Amado v. Gonzalez

Summarized by:

  • Court: 9th Circuit Court of Appeals Archives
  • Area(s) of Law: Habeas Corpus
  • Date Filed: 10-30-2013
  • Case #: 11-56420
  • Judge(s)/Court Below: Senior District Judge Hellerstein for the Court; Circuit Judge Fletcher; Dissent by Circuit Judge Rawlinson
  • Full Text Opinion

For the purposes of a habeas corpus petition, the prosecution violates Brady v. Maryland by failing to disclose impeachment evidence, including a probation report, regarding its key witness whose statements prejudice the defendant.

In 1998, Randall Amado was convicted of aiding and abetting a murder. He moved for a new trial alleging that the prosecution had violated Brady v. Maryland, when it failed to disclose evidence that could be used to impeach the state’s key witness, including a probation report revealing the witness’ multiple conviction and gang activity. The California Superior Court denied the motion and Amado appealed the decision, which the California Court of Appeals again denied. The California Supreme Court denied Amado’s petition for review. Amado then filed a habeas corpus petition with the Central District of California and the magistrate recommended that the petition be granted on the ground that the prosecution violated Brady. Six years later, the district court denied the petition. The Ninth Circuit granted a Certificate of Appealability on the issue of the prosecutions' alleged violation of Brady. The panel reviewed the case de novo, noting that it declined to apply the deferential standard of review required by the Antiterrorism and Effective Death Penalty Act (“AEDPA”) because the state courts did not “adjudicate on the merits” in only considering state law rather than reaching the issue of the Brady violation. The Brady rule holds that “prosecutors are constitutionally obligated to disclose evidence favorable to an accused that is material to either guilt or to punishment.” The state argued that the Brady duty only required it to disclose evidence that the defense could not have known on its own. The panel disagreed, holding that the prosecution had a broad duty to disclose; Amado had been prejudiced by the state’s witness’ statements; and had therefore violated Brady by suppressing evidence that could have been used by the defense counsel to impeach the state’s witness. REVERSED and REMANDED for a new trial.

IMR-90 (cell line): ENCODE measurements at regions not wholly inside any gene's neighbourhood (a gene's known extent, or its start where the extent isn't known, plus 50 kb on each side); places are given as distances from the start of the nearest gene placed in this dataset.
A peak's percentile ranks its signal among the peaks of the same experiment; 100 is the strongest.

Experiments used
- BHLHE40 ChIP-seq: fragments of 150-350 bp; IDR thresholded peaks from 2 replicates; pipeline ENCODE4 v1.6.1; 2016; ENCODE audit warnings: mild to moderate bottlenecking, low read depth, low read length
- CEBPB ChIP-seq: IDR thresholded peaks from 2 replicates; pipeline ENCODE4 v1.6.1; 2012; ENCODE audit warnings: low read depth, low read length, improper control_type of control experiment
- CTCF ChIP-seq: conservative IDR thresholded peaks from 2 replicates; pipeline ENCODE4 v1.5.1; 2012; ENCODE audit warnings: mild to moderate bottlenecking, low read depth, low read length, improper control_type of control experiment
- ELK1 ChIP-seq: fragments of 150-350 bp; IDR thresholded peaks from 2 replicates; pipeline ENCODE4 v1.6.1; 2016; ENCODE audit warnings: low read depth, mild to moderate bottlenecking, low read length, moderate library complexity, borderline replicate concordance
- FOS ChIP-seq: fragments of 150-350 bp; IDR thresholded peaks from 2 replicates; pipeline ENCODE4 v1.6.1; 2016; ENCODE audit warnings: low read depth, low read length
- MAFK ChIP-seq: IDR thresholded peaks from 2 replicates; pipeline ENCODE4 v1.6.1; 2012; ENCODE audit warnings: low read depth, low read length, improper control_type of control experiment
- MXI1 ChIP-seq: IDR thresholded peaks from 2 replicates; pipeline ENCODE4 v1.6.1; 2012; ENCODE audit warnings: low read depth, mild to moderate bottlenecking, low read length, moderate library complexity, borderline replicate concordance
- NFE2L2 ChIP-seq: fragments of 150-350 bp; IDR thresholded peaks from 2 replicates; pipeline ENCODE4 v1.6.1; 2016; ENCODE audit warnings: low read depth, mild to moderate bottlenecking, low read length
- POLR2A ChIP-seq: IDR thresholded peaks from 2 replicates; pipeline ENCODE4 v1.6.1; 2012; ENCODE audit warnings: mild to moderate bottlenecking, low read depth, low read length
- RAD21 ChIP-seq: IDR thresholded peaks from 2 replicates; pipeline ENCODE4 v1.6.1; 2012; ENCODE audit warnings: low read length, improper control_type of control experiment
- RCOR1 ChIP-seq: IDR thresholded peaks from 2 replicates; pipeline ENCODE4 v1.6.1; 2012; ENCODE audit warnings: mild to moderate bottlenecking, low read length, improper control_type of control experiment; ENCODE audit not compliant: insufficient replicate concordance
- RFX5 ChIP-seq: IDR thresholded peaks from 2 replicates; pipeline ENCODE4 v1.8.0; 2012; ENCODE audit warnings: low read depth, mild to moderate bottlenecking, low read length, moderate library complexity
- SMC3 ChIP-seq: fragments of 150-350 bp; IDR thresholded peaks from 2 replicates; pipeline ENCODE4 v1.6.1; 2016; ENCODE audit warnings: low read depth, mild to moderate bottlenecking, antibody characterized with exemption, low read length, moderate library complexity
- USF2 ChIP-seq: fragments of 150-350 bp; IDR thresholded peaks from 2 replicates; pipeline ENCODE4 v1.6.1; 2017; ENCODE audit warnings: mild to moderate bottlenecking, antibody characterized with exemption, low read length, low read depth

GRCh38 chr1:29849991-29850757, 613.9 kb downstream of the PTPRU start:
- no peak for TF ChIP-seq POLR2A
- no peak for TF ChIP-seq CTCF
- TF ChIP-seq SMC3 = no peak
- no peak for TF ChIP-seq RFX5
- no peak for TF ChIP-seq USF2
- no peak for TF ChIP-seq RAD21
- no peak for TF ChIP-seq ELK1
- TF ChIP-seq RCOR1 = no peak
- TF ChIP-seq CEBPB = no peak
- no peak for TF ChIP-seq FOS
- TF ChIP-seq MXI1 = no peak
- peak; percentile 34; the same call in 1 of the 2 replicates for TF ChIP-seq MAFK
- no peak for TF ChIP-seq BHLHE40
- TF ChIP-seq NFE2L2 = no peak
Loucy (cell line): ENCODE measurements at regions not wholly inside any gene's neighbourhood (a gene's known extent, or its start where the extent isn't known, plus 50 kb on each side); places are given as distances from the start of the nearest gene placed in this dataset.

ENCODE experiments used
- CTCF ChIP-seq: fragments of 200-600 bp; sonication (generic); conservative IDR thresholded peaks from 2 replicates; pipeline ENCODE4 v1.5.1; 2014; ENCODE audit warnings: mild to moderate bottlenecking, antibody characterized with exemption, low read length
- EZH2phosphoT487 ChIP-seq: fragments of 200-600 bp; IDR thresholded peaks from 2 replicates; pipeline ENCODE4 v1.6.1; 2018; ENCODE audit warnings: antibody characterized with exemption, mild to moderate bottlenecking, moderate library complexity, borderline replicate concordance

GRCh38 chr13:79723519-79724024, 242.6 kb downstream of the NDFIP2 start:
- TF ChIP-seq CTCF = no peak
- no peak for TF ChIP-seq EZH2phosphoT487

Advanced Search